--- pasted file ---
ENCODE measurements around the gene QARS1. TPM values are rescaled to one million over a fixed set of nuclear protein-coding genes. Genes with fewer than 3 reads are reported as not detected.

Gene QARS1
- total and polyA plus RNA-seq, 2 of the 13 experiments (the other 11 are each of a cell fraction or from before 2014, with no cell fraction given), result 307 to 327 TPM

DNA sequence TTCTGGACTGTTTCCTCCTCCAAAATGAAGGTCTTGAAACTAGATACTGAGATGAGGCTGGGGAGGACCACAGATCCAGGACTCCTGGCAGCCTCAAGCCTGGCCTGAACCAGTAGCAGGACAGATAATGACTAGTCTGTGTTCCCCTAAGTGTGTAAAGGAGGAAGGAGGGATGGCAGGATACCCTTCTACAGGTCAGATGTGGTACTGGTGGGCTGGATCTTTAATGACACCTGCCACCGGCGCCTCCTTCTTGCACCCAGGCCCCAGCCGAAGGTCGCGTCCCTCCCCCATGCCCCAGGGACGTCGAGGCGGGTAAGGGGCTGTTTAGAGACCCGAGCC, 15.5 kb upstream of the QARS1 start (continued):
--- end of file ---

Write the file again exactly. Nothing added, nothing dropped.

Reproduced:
ENCODE measurements around the gene QARS1. TPM values are rescaled to one million over a fixed set of nuclear protein-coding genes. Genes with fewer than 3 reads are reported as not detected.

Gene QARS1
- total and polyA plus RNA-seq, 2 of the 13 experiments (the other 11 are each of a cell fraction or from before 2014, with no cell fraction given), result 307 to 327 TPM

DNA sequence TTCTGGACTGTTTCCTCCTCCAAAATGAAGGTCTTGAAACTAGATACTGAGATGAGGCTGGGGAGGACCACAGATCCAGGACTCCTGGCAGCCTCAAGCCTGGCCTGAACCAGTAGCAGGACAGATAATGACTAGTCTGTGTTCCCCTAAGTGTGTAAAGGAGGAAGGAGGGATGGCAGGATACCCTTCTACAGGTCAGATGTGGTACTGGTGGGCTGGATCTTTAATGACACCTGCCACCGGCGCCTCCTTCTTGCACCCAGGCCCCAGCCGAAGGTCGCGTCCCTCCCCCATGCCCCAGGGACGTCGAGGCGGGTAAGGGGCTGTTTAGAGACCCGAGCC, 15.5 kb upstream of the QARS1 start (continued):